This is a First Person column by Crystal MacCormac, a medical secretary in Charlottetown. For more information about CBC’s First Person stories, please see the FAQ.
Before the pandemic hit, I was somewhat antisocial. I planned my shopping and chores in one day so I could avoid crowds multiple times a week. To-do lists were my life and I compiled them throughout the week so nothing would be missed on errand day. Large crowds frustrated me, so I tried to avoid them and the guaranteed annoyance that would remain with me for hours afterward.
I did not visit friends or family often. I didn’t have gatherings in my home. I mostly stayed to myself.
Don’t get me wrong — it’s not that I don’t love my family and friends or people in general. I am actually a compassionate and empathetic person who typically puts everyone else first. However my social anxiety was triggered by both large groups and in smaller groups where I felt pressure to keep conversation flowing. I also dislike the uncertainty of not knowing who might be at a certain function or what the plans might be.
The pandemic has made running errands much less stressful, Crystal MacCormac writes. (Tzido Sun/Shutterstock)
So when the pandemic hit, I finally had a legitimate excuse to reduce social contact.
Running errands became easier, too. With fewer people out, the option of curbside pick-up, contactless payments and more delivery options, I was in my comfort zone — even outside the house.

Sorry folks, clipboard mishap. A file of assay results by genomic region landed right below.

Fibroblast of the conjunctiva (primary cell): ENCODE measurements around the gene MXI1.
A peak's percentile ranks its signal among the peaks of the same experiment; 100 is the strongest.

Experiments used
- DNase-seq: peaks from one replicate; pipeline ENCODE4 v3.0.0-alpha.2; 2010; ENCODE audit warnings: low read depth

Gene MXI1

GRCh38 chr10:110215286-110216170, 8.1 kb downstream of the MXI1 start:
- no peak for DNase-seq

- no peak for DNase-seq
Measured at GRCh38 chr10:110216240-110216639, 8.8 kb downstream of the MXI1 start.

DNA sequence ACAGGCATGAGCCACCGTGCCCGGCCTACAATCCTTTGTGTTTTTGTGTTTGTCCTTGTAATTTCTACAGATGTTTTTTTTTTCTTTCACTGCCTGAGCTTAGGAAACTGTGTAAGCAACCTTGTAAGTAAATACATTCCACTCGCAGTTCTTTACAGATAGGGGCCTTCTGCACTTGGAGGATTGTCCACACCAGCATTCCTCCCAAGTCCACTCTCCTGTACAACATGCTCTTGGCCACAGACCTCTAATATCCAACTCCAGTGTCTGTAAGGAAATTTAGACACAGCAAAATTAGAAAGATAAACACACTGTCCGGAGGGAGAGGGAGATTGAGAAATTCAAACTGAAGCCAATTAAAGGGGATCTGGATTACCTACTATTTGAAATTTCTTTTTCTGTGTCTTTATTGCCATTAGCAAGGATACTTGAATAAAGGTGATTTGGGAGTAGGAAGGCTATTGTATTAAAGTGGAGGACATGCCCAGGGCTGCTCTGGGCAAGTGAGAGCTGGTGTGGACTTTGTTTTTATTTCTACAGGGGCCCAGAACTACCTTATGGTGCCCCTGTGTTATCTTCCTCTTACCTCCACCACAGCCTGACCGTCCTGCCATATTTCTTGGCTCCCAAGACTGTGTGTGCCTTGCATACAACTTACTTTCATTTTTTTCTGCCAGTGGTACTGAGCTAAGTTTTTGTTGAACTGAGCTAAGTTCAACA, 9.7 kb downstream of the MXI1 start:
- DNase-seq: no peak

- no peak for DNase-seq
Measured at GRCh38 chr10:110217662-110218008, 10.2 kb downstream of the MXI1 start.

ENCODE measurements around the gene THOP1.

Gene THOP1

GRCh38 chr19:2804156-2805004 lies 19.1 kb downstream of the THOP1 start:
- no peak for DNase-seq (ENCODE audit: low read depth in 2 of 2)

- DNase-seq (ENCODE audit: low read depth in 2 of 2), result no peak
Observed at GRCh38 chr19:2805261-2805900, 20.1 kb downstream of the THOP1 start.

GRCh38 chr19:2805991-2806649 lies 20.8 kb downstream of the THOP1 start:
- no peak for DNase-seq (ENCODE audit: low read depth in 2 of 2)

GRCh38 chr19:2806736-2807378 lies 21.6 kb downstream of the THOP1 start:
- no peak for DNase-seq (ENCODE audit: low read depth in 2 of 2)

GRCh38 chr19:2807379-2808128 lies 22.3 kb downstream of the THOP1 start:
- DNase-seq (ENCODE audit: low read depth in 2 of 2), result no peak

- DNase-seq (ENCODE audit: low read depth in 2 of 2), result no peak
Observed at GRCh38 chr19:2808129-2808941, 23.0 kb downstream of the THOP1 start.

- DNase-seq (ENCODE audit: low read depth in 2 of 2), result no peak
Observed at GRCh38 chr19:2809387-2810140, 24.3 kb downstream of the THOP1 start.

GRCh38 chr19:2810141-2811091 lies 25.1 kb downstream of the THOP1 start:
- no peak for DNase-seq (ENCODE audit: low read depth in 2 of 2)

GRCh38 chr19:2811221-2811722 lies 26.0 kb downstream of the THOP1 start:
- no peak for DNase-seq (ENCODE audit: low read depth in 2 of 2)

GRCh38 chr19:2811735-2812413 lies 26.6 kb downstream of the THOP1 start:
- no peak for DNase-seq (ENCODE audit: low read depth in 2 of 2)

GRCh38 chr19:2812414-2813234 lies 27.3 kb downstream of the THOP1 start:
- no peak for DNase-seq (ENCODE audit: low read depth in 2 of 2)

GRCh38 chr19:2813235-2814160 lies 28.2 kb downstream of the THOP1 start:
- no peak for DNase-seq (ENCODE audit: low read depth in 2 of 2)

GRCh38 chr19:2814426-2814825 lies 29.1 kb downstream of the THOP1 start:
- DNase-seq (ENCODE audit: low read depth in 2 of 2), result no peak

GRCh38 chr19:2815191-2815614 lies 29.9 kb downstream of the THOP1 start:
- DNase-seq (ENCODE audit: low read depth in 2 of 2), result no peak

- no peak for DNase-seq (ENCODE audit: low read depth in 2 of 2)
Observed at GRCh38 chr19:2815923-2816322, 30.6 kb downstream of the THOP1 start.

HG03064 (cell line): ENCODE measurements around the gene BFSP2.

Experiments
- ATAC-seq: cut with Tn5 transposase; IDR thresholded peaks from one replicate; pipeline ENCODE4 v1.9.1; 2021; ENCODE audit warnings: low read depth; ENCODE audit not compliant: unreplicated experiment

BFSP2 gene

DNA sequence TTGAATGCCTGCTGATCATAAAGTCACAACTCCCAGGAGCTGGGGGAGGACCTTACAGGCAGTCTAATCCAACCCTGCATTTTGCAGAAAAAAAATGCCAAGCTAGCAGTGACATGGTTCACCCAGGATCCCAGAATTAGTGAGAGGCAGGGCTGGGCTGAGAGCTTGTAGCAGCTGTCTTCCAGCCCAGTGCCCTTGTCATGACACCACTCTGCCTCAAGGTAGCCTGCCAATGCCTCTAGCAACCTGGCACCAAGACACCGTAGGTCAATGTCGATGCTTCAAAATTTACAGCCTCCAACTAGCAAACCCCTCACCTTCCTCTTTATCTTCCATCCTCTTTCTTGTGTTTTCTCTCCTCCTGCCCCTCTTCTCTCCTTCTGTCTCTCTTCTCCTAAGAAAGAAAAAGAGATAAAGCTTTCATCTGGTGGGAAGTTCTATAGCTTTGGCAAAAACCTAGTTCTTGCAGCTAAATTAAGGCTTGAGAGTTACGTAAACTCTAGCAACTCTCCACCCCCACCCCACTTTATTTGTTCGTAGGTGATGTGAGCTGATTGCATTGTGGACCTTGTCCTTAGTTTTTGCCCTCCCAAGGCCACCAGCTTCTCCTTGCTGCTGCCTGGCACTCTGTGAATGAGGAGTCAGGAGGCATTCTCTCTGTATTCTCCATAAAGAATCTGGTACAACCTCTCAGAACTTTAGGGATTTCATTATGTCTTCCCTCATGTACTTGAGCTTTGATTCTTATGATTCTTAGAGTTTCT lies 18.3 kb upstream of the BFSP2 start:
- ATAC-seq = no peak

There was no frustration from the crowds, no road rage while zipping around town, very little need to interact with people in general.
That old anxiety is rushing back
But now, as the P.E.I. opens up, mask mandates are ending, and tourists are returning (possibly in droves), my anxiety is reaching all new levels.
For someone like me, who had social anxiety before the pandemic, it’s like I am going through it for the first time all over again. It has been such a peaceful two years anxiety-wise, and now it’s washing over me again — all at once instead of it building up over time like it did before the pandemic.
Crystal MacCormac wonders if she learn to navigate daily activities again, such as dining out with friends and family. (Travis Kingdon/CBC)
I am once again struggling with going shopping, getting gas, doing laundry in a laundromat, going to sporting events — even just going for a walk around my neighbourhood has all that anxiety flooding back stronger than before. Or maybe it’s just that my tolerance and coping mechanisms aren’t as strong as they used to be.
Sure, some things like grocery pick-up will still …….